Authorities said they believe a fire that broke out the night of July 20 at Burnett Dairy Cooperative in Alpha was caused by a mechanical malfunction and began in the plant’s boiler room.
Now that the fire is out, work is underway to assess the damage and clean up chemicals that spilled during the blaze. The fire remains under investigation.
The fire was reported at around 10:30 p.m. July 20 and burned into July 21. All employees were safely evacuated and there were no injuries.
Highway 70 was closed temporarily, but it has since been reopened to traffic.
There were 13 fire departments that responded to the fire across northwestern Wisconsin and northeastern Minnesota. Burnett County Sheriff Tracy Finch said firefighters were able to put out the blaze by early in the afternoon on July 21. But, they remained on site to take care of anhydrous ammonia that leaked during the blaze.
“I believe they will have to determine if there is any threat to any of the waterways around there due to the amount of anhydrous ammonia that was expelled, and, then, the dairy will start the cleanup,” Finch said.
Ammonia is a toxic gas or liquid that can be fatal to those who are exposed in great quantities, according to the Centers for Disease Control and Prevention. It’s commonly used in agriculture and refrigeration.
Jim Tolbert, Burnett County emergency management director, said it’s unclear how much was released during the blaze. He said a leak likely occurred in lines that run to a tank that held 8,800 pounds — or 1,760 gallons — of anhydrous ammonia.
“When the ceiling fell in, I think one of the lines ruptured and that’s when the leak started,” Tolbert said.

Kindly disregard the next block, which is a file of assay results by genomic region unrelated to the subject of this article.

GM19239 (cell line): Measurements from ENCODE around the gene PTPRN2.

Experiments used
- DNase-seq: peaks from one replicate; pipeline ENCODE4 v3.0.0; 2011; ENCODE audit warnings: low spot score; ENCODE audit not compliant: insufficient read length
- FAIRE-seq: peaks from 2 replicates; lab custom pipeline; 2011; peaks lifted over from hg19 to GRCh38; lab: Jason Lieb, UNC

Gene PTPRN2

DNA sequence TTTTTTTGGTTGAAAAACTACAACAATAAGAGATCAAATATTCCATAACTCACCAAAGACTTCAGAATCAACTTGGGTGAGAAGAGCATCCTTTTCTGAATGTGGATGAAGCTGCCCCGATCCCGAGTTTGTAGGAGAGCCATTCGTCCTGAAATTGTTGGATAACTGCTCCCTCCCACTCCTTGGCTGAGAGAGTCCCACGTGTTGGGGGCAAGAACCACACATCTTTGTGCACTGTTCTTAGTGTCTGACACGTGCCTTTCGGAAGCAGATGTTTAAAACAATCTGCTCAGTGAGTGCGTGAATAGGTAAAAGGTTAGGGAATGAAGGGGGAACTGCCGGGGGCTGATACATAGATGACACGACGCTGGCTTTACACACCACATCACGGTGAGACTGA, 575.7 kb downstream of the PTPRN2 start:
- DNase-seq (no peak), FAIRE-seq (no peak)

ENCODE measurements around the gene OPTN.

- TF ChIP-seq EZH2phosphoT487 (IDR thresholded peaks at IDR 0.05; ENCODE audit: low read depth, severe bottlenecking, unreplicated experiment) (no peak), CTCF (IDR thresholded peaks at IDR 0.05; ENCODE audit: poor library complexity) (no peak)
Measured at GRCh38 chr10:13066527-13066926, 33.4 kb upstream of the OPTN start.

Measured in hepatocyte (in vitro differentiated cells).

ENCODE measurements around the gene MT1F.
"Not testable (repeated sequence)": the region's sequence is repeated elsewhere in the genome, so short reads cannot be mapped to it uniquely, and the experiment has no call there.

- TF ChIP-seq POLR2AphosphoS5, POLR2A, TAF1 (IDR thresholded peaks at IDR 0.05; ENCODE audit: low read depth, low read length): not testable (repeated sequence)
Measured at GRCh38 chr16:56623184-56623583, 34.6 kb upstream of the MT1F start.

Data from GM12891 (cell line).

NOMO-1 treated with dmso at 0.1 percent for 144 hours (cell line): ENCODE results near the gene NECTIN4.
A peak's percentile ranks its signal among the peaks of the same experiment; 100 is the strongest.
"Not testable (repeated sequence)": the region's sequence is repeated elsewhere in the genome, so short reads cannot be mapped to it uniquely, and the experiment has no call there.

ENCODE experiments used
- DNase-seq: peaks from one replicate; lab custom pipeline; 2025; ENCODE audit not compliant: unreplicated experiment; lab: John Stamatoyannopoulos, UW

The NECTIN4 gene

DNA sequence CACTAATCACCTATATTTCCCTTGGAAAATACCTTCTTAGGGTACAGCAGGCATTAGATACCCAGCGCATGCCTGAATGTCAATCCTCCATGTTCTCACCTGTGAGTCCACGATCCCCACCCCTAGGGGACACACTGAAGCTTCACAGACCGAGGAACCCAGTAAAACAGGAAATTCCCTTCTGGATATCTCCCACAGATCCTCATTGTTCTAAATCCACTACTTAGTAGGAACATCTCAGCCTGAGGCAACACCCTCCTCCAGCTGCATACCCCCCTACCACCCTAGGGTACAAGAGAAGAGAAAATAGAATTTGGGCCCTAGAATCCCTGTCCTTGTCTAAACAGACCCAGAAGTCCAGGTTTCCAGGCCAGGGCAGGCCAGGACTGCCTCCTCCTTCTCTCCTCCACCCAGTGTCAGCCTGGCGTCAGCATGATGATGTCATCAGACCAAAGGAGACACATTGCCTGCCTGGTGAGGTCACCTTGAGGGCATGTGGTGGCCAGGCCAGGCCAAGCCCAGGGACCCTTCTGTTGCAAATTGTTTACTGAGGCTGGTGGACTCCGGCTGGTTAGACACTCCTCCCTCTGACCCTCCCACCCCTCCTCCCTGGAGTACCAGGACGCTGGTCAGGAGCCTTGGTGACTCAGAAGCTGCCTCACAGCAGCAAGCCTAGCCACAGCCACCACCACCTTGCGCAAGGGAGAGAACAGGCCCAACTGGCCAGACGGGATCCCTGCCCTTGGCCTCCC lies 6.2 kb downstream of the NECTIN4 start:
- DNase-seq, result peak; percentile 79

Tolbert noted a valve to the tank was shut off during the response to prevent any further release. Company officials were draining the remainder of the tank Tuesday to determine how much may have spilled. He said the Wisconsin Department of Natural Resources is involved with the spill response and the environmental impact is expected to be minimal.
Burnett Dairy is one of the county’s largest employers. Both Finch and Tolbert expected the fire to have a significant impact on the dairy’s operations. Officials with Burnett Dairy couldn’t be immediately reached for comment on Tuesday.
Don Korhonen, a member of the cooperative, operates a 50-cow milking herd in Brule with his son. He said it’s unclear what impact the fire will have on producers. But, he said most of the milk in northern Wisconsin is going to Burnett Dairy.
“The only other option is if they found other plants further south or elsewhere,” Korhonen said.
If the dairy can’t accept milk, Korhonen questioned whether other plants would be able to accept milk since many are already near capacity.